Perhaps the best part of browsing the shelves at the Princeton Public Library is stumbling across something truly unusual. It could be the content of the book or the form or both. I've been working here for quite awhile and below are some of my favorite finds. I encourage you to come in and check them out.
20th Century World Architecture
Phaidon Press put out this book and, weighing in at 18.5 pounds it may be the heaviest book in the library. In 832 pages it covers the finest built architecture from around the world completed between 1900 and 1999. The global scope of this wonderfully illustrated collection of over 750 key buildings juxtaposes architectural icons with regional masterpieces.Divided into six world regions and 29 sub-regions, over 80 countries are represented. Every building is located on maps that are defined by contemporary political geography with detailed information accompanying each project. If you don't care to lug this massive tome home you can browse the beautiful buildings in our beautiful building.
Tokyo: a Certain Style
This tiny book published by Chronicle is almost the exact opposite of the book above in a couple of ways. One, obviously, is the size and weight of the book itself. The other is the narrow focus: this decor book shows how, for those living in one of the world's most expensive and densely packed metropolises, closet-sized apartments stacked to the ceiling with gadgetry and CDs are the norm. Mind you, the apartments featured will never be in Architectural Digest. Instead we get an ultra-candid view on how urban Japanese manage to live in micro-sized spaces. This fascinating, voyeuristic look at modern life comes in an appropriately small format.
Emily Dickinson: The Gorgeous Nothings
This is the first full-color facismile of Dickinson's manuscripts and presents this experimental work exactly as she wrote it. The 52 envelope writings offer a glimpse into the process of one of the most important poets. This is for fans of Emily, poetry, and the writing process.
Mona Lisa: Inside the Painting
Leonardo's Mona Lisa is so well known that we think we have heard everything about it. This book is a report from the front of painting conservation science. Advances in radiography, optical scanning, infrared reflectography and a number of other new techniques have revealed a wealth of new information about the panel on which the Mona Lisa was painted, the underdrawing and underpainting of the image, the paint surface and the materials that went into each. This is a step-by-step analysis of how the painting was made, seen through the most exacting scientific eye. It offers new insight not only into the mind of Leonardo, but into the world of Renaissance painting as well. It's a fascinating read to anyone seriously interested in the technique of painting.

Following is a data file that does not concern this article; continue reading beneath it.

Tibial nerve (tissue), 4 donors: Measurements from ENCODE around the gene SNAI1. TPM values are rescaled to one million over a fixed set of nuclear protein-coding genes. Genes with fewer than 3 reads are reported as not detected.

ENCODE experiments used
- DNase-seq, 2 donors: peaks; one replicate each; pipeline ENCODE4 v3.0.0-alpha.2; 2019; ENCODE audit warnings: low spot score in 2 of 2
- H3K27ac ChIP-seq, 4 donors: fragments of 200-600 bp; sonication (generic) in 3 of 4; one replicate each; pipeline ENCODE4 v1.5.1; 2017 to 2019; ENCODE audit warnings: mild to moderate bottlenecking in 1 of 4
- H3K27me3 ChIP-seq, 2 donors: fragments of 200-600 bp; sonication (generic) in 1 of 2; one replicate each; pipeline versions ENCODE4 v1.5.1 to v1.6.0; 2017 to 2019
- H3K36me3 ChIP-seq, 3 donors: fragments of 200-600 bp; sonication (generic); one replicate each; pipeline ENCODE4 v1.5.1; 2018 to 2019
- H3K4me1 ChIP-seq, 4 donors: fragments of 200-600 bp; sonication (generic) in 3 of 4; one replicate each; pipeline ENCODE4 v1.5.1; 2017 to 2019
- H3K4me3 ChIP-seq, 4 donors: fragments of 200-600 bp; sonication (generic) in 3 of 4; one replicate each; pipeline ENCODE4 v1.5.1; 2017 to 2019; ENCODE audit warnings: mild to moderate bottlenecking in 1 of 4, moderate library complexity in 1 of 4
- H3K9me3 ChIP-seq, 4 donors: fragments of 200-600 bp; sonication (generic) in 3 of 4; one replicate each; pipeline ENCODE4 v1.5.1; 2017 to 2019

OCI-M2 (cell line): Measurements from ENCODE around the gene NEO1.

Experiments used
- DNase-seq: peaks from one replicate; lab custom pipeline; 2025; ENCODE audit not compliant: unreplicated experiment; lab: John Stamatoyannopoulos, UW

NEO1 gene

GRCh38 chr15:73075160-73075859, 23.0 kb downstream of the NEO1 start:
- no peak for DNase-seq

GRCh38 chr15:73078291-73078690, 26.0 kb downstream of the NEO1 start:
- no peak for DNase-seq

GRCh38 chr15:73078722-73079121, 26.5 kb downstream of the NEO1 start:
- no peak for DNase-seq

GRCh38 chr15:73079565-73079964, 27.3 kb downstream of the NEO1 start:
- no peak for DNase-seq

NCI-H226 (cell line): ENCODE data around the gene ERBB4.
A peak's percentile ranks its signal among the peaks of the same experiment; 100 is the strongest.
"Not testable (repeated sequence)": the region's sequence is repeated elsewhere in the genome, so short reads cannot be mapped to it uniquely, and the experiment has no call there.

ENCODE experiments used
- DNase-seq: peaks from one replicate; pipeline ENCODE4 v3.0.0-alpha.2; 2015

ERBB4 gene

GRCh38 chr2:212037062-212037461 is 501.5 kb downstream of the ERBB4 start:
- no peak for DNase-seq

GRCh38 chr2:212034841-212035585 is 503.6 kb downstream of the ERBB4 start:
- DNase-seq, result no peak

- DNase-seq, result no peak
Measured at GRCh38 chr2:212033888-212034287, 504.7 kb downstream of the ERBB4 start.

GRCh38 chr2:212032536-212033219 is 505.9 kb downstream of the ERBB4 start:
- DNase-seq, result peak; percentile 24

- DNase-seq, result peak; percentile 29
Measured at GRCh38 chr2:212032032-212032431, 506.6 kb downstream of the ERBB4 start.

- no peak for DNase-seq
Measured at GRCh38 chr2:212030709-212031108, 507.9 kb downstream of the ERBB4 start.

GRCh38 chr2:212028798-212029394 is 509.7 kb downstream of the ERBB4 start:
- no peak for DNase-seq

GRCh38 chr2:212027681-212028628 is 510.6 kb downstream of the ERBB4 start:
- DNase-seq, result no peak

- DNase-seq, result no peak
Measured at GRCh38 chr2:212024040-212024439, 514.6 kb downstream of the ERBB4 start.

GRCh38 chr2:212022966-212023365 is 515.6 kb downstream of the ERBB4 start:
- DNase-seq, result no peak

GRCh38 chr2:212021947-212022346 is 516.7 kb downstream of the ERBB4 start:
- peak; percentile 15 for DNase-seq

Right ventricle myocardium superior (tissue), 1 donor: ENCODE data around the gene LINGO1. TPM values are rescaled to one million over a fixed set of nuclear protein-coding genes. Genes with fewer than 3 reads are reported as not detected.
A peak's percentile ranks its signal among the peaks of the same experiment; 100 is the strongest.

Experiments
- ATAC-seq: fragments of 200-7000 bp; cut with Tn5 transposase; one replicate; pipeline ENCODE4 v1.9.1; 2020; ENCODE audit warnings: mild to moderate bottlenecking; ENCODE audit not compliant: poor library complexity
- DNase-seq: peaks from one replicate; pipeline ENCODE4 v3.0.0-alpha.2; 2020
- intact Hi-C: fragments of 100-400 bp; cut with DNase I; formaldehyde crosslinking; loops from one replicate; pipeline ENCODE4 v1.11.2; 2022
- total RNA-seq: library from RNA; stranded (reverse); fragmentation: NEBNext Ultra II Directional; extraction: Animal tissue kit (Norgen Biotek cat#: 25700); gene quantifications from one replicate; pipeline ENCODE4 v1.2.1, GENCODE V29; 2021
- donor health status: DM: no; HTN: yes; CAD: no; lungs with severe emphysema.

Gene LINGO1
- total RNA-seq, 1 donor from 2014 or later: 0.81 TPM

A Village Lost and Found
Based on 30 years of research, Brian May's painstaking excavation of stereo photographs from the dawn of photography transports readers to an Oxfordshire village of the 1850s. May, best known as the guitarist for Queen, included is a reproduction of T. R. Williams' 1856 series of stereo photographs "Scenes In Our Village." This unique book comes with it's own stereoscopic viewer so the reader can see the pictures as they were meant to be seen. The book is also something of a detective story, as the village itself was only identified in 2003 as Hinton Waldrist in Oxfordshire, and the authors' research constantly reveals further clues about the society of those distant times.
The Red Book (Liber Novus)
Another truly massive tome, this has been called he most influential unpublished work in the history of psychology. When Carl Jung embarked on an extended self-exploration he called his "confrontation with the unconscious," the heart of it was The Red Book, a large, illuminated volume he created between 1914 and 1930. Here he developed his principle theories — of the archetypes, the collective unconscious, and the process of individuation — that transformed psychotherapy from a practice concerned with treatment of the sick into a means for higher development of the personality. While Jung considered The Red Book to be his most important work, only a handful of people had ever seen it. This volume is a complete facsimile and English translation. It is an astonishing example of calligraphy and art on a par with the illuminated manuscripts of William Blake.
Skyscrapers: A History of the World's Most Extraordinary Buildings
At a stunning 18 inches tall and celebrating all of today's most significant superstructures, this revised edition of Judith Dupre's book features full-color photographs, and profiles of over 70 building around the world.
The next time you are in the library take some time to browse and see if you can add any unique and incredible books to this list.
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